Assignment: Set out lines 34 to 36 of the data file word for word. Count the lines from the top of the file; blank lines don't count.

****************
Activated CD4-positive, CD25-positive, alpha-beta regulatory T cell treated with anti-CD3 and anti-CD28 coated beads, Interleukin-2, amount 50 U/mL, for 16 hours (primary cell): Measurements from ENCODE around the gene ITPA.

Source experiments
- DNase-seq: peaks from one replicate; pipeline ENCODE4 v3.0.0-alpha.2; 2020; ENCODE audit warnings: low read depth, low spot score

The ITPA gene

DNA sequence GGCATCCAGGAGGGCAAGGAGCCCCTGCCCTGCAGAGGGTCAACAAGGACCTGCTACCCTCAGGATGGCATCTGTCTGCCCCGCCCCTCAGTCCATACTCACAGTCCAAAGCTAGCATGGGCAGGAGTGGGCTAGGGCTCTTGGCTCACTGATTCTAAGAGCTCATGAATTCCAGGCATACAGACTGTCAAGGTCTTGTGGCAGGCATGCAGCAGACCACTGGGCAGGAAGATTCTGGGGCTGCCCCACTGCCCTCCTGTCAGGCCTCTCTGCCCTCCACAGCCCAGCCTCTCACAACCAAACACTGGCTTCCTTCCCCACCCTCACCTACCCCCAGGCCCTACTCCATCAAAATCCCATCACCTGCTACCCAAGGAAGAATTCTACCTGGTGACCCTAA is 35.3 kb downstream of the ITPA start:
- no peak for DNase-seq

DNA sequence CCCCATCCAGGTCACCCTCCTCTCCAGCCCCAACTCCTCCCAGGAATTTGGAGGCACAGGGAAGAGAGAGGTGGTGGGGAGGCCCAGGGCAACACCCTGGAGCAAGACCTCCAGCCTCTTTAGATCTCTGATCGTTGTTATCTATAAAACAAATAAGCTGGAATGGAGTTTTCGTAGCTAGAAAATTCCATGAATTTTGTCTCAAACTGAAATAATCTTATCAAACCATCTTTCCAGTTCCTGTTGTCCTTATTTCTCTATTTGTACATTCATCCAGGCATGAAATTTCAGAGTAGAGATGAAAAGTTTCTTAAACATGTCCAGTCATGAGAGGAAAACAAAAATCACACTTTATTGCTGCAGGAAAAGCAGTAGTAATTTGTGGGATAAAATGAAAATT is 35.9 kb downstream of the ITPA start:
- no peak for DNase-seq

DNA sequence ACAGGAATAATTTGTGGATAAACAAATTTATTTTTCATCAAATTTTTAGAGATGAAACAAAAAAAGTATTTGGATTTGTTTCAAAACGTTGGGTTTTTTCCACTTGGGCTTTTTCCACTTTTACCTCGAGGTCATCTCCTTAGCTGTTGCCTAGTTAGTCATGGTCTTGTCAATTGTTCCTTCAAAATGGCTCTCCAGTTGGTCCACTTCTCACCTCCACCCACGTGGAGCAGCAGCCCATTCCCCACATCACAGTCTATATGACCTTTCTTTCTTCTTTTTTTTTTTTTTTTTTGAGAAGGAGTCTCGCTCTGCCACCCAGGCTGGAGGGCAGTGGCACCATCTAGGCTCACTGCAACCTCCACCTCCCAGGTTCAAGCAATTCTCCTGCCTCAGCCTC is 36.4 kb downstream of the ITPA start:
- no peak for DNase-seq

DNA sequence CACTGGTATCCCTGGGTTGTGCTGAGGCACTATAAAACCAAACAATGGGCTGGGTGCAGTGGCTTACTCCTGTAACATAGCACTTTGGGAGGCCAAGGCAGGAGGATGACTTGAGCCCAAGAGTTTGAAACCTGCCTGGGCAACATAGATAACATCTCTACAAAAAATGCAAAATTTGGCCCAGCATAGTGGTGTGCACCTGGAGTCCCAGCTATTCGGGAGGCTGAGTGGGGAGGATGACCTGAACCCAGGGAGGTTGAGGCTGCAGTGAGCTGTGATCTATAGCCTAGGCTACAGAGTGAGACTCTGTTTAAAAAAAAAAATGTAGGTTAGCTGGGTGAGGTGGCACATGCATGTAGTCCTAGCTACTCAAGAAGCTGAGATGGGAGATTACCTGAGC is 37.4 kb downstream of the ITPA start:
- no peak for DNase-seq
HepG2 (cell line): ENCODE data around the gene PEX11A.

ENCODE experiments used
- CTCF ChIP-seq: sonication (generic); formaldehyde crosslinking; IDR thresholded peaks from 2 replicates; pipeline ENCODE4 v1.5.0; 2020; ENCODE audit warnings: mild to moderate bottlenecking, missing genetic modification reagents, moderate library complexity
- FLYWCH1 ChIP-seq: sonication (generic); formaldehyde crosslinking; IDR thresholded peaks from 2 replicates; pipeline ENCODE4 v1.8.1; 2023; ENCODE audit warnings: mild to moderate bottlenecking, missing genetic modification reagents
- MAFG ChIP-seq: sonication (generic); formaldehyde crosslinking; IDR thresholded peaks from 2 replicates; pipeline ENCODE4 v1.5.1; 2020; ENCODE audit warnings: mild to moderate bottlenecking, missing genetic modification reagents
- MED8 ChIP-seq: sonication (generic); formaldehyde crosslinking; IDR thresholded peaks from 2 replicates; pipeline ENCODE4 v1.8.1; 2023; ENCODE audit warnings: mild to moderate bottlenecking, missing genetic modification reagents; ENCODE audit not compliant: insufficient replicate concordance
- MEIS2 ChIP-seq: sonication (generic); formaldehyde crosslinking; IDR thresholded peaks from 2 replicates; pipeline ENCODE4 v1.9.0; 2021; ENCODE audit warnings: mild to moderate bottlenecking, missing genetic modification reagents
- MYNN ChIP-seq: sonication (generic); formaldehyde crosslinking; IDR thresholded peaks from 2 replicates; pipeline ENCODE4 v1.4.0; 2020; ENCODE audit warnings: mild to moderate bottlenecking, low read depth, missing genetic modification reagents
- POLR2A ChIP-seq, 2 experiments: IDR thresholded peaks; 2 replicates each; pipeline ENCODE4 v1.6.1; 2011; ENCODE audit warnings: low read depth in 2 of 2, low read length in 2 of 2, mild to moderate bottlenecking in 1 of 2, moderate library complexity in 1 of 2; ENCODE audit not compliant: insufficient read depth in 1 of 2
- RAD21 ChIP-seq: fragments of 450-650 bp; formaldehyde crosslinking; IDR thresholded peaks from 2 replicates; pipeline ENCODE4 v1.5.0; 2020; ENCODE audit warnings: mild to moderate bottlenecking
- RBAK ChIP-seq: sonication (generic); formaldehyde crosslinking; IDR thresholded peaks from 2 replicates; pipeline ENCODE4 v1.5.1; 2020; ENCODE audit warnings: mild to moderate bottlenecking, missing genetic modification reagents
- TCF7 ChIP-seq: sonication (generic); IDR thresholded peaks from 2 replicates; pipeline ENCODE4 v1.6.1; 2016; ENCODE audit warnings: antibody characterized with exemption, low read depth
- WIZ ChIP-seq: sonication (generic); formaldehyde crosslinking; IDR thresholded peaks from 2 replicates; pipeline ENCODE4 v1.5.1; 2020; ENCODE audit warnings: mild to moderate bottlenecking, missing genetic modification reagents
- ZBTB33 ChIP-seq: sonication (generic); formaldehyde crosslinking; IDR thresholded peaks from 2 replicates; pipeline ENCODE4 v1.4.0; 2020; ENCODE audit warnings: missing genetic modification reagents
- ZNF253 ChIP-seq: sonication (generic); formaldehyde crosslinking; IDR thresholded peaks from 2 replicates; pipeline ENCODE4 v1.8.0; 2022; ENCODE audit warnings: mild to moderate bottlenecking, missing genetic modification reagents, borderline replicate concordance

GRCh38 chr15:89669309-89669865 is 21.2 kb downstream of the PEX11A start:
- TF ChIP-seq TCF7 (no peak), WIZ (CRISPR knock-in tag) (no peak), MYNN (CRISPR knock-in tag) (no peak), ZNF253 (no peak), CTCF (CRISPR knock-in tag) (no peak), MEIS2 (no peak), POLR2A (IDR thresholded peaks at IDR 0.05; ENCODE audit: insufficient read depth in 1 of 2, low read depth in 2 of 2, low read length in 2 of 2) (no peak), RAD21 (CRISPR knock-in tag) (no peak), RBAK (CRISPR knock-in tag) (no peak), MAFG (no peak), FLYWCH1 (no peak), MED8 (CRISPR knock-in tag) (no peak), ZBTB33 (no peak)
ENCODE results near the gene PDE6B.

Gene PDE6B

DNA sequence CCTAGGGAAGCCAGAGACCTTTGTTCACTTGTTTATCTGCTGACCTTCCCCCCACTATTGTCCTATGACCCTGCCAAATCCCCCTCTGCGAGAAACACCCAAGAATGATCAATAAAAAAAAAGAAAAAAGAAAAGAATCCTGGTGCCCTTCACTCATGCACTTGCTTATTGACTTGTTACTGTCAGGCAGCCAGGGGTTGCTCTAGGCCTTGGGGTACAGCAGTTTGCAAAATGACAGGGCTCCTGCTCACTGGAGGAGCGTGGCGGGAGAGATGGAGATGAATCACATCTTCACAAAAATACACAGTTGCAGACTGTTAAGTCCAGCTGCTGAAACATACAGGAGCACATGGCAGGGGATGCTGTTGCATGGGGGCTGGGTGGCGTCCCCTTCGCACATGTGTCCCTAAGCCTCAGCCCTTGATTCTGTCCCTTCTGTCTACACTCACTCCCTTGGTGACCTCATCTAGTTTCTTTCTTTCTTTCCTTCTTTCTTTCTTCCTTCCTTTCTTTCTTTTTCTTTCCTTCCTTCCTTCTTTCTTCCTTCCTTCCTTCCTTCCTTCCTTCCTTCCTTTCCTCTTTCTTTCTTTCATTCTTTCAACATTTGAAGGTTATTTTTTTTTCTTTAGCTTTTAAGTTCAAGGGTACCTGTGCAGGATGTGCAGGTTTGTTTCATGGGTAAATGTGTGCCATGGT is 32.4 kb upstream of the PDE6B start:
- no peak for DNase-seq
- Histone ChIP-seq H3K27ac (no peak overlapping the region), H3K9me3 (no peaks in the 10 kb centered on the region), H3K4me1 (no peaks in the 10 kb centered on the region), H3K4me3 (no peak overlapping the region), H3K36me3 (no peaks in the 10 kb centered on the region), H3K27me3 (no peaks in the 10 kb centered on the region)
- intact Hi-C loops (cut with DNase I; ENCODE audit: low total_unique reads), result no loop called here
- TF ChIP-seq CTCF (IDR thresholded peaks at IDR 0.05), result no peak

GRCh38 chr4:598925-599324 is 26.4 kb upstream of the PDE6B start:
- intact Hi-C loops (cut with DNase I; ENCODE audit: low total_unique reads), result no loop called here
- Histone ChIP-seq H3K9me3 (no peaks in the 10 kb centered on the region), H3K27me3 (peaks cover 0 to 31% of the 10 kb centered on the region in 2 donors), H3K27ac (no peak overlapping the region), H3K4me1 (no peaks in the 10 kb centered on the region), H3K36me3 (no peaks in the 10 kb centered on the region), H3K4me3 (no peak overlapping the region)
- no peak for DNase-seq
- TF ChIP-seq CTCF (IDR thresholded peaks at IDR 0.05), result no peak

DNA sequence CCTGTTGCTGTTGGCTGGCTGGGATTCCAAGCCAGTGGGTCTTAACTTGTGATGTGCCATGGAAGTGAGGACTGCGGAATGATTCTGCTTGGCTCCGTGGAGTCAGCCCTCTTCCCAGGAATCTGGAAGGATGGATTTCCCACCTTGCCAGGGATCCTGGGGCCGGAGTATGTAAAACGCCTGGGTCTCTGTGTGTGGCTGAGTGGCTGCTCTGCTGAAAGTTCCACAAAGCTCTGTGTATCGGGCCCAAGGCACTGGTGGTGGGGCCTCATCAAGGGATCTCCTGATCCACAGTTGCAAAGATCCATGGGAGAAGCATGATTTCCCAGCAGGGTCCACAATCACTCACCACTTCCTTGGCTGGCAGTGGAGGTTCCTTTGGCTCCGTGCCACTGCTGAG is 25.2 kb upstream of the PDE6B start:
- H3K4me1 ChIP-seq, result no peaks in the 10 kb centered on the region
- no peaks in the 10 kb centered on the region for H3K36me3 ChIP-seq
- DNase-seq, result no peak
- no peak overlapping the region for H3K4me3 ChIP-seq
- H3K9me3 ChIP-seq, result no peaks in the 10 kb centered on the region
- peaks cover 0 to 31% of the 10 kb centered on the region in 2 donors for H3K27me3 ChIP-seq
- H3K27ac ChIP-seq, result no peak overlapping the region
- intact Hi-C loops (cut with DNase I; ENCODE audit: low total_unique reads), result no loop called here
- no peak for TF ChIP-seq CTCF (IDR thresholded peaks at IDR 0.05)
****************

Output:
- Histone ChIP-seq H3K27ac (no peak overlapping the region), H3K9me3 (no peaks in the 10 kb centered on the region), H3K4me1 (no peaks in the 10 kb centered on the region), H3K4me3 (no peak overlapping the region), H3K36me3 (no peaks in the 10 kb centered on the region), H3K27me3 (no peaks in the 10 kb centered on the region)
- intact Hi-C loops (cut with DNase I; ENCODE audit: low total_unique reads), result no loop called here
- TF ChIP-seq CTCF (IDR thresholded peaks at IDR 0.05), result no peak